Sensational Squash

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This versatile ingredient stars in dishes from soup to pasta and dessert, extending beyond the typical fall season at local restaurants.

By Sharon Stello


Fall is a time often associated with warm, comforting flavors from sage to cinnamon, nutmeg and other spices. And one ingredient—butternut squash—pairs well with all of the above.

A gourd with great potential for sweet or savory dishes, this squash is technically a fruit, although it’s used more like a vegetable in the culinary world. The orange, pumpkin-like flesh is often roasted before it’s transformed into autumnal appetizers, entrees and treats. Several local restaurants even embrace butternut squash year-round.


Urth Caffé butternut squash pizza_credit Victor Boghossian
Butternut squash pizza at Urth Caffé | Photo by Victor Boghossian

Urth Caffé

An 8-inch pizza topped with butternut squash and ricotta cheese, offered in every season at Urth Caffé, is extremely popular. It was added to the menu when chef Davide Giova joined the eatery a decade ago. “Chef Davide is from Mantova, Italy, where ricotta and butternut squash is a favorite fall combination on pizzas,” says Shallom Berkman, co-owner of Urth Caffé. “… [It] is a perfect balance of flavors between the creamy ricotta cheese; lightly sweet, organic butternut squash; and the fresh aromatic herbs of sage and oregano.” Vegan pizza dough is made with heirloom grains from Italy and organic squash is roasted fresh daily in stone ovens. (949-376-8888;


Las Brisas BSquash Tamale 1
Las Brisas’ tamales are made with squash. | Photo by Las Brisas

Las Brisas

A perhaps unexpected use of butternut squash can be found in the tamales at Las Brisas. “It is an excellent ingredient to use year-round,” says Executive Chef Christopher Lin. “The dish is balanced well with the spiciness of the guajillo sauce, the sweetness of the squash and the creaminess of the Oaxaca cheese inside.” Offered for the past year, the item has proven popular. “Guests love this dish because it’s unique, it isn’t a filling that is commonly found in tamales [and] it’s a great play on sweet and savory,” Lin says. Pasilla chiles add a hint of heat while the cheese offers a bit of tang. (949-497-5434;


Butternut squash ravioli at Alessa_photo by Dondee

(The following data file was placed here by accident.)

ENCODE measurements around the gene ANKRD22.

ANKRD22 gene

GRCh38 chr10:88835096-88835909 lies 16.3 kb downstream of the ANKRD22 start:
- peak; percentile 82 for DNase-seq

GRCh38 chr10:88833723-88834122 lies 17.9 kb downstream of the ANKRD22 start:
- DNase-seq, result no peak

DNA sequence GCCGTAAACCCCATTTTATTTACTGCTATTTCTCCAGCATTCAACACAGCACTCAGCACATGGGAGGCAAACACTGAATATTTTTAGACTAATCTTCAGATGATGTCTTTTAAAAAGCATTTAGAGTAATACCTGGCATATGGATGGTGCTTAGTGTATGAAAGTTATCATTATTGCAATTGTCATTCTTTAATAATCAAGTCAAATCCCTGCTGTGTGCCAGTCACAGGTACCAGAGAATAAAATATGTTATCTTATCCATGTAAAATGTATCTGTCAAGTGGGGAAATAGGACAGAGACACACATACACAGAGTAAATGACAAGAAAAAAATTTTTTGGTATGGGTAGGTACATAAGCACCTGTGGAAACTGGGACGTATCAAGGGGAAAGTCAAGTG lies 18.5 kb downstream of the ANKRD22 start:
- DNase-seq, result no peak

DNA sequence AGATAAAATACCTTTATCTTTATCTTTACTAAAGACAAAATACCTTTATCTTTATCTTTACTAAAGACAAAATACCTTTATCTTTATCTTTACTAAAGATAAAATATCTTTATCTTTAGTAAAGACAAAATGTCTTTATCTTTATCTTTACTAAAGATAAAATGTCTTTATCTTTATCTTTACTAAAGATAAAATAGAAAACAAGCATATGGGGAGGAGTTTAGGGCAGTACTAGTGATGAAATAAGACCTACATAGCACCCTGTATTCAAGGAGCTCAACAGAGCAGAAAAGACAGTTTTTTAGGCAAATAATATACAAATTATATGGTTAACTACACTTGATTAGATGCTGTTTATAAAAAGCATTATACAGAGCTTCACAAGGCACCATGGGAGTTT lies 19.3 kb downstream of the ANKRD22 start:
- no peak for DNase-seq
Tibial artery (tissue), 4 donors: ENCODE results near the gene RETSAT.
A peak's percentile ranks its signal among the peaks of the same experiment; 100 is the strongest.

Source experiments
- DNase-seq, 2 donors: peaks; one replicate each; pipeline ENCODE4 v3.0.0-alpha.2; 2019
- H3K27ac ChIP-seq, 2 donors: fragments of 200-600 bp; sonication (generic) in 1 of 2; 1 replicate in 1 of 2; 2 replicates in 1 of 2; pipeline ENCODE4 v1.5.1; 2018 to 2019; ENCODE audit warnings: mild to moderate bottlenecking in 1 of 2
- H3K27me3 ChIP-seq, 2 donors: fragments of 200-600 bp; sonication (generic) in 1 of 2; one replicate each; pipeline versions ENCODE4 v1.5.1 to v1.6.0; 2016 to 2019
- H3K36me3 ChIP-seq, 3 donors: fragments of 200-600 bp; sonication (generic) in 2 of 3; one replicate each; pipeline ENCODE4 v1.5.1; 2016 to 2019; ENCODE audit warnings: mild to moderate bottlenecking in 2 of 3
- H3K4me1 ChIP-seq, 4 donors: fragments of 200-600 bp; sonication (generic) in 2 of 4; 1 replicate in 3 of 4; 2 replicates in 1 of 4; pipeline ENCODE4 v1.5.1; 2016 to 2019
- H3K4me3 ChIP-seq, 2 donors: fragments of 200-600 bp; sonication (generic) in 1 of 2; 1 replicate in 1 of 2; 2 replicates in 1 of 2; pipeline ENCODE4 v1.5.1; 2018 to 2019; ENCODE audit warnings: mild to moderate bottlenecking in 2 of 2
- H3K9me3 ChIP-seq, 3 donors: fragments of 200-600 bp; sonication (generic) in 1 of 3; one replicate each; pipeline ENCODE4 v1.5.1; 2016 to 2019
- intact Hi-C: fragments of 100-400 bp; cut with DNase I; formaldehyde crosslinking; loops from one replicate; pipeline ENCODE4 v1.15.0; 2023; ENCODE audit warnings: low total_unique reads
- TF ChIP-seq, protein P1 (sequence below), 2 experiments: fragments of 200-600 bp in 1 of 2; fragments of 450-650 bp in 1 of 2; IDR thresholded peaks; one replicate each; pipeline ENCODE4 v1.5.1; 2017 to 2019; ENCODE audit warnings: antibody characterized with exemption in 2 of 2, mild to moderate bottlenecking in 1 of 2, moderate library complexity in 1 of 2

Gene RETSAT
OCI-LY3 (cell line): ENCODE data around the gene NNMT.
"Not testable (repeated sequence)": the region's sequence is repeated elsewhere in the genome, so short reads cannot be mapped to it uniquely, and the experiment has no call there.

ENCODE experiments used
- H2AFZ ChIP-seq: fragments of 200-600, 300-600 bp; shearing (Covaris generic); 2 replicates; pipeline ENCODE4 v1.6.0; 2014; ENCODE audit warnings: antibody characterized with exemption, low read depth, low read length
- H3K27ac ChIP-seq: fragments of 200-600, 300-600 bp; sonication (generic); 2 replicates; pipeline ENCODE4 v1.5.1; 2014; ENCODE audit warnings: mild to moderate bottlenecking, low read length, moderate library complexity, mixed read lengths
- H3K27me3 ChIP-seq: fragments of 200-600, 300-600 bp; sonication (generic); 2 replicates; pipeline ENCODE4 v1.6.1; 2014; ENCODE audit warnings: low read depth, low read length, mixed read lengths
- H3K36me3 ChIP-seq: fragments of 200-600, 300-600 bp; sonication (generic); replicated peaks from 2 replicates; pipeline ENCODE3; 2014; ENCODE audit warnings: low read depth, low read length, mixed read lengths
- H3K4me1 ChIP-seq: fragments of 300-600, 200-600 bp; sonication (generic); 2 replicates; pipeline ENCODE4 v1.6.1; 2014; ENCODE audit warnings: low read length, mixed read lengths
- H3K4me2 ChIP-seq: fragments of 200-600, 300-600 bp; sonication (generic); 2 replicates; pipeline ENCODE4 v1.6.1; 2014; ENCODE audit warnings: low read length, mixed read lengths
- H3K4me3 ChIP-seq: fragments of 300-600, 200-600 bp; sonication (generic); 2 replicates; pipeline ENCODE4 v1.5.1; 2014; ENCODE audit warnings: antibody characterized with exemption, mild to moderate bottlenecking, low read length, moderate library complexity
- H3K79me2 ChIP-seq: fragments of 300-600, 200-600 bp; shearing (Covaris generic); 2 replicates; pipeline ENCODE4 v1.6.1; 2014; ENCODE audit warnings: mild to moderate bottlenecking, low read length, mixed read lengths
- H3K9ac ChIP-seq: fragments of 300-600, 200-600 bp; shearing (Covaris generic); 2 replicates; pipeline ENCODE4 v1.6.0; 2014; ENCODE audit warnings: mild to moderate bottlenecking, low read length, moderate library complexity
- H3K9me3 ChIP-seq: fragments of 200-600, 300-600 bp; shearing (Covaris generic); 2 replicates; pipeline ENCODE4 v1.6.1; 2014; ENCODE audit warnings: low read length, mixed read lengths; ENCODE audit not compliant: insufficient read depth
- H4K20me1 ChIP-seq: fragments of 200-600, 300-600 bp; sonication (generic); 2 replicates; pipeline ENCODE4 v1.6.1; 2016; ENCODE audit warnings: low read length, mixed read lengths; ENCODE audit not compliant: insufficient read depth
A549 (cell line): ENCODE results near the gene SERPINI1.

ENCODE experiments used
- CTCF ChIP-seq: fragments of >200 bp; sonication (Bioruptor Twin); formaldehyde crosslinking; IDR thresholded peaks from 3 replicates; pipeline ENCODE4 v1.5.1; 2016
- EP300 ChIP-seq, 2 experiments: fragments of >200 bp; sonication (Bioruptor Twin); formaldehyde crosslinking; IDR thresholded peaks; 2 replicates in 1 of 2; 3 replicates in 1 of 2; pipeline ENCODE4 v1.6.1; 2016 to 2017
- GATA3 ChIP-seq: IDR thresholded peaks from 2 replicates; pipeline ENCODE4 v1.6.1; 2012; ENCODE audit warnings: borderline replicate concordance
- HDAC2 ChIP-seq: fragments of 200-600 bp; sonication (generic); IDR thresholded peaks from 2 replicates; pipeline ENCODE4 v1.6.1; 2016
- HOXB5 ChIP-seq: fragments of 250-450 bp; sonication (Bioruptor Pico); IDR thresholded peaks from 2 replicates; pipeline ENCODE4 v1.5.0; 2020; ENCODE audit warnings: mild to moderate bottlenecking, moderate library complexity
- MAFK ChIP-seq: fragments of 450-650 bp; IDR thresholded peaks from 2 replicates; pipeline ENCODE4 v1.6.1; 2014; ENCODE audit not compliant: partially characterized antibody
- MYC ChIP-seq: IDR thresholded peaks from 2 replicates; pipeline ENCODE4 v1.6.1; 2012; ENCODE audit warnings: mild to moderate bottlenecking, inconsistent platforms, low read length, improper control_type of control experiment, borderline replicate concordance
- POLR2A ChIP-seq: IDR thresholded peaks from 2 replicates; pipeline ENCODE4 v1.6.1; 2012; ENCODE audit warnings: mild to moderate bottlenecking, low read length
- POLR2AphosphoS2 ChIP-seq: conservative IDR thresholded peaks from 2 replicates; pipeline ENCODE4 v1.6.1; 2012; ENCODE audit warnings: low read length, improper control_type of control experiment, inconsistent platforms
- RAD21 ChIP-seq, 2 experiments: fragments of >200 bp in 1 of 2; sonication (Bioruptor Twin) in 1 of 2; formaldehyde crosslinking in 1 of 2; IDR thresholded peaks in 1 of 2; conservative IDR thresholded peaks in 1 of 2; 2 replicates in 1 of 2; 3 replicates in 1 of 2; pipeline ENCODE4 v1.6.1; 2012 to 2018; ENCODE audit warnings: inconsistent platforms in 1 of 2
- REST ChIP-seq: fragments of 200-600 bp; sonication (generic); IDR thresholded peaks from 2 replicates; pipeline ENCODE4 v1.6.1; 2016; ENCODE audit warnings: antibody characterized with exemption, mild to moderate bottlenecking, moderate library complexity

Butternut squash ravioli at Alessa

Alessa by Chef Pirozzi

For an Italian take on butternut squash, head to Alessa by Chef Pirozzi, where ravioli made with the ingredient has been a bestseller since the restaurant opened. The recipe comes from chef-owner Alessandro Pirozzi’s grandmother and uncle, a famous chef in Italy. “[It] is very flavorful, melts in your mouth, … [and] it tastes like a first date kiss that you will surely crave,” Pirozzi says. The Zucca Ravioli features house-made organic butternut squash ravioli, ricotta filling, a brown butter sage sauce and amaretto almond cookie crumbs on top—offered even when autumn is over. As Pirozzi says, “When something is so good, … why put a limit on it?” (949-497-8222;


Harvest’s agnolotti_The Ranch at Laguna Beach
Harvest’s agnolotti incorporates the gourd. | Photo by The Ranch at Laguna Beach


In its half-acre garden, The Ranch at Laguna Beach grows butternut squash and other produce to use in seasonal recipes at the on-site restaurant, Harvest. For fall, the gourd will be turned into an agnolotti pasta dish. “We make a butternut squash filling for our house-made pasta, using eggs from our chickens at the farm,” says Executive Chef Kyle St. John. “We then cook the agnolotti in a sweet-and-sour agrodolce.” Served on a bed of celery root puree, it’s topped with spiced pepitas, golden raisins and crisp sage. “This dish captures the feeling of the fall season,” St. John says. (949-715-1376;

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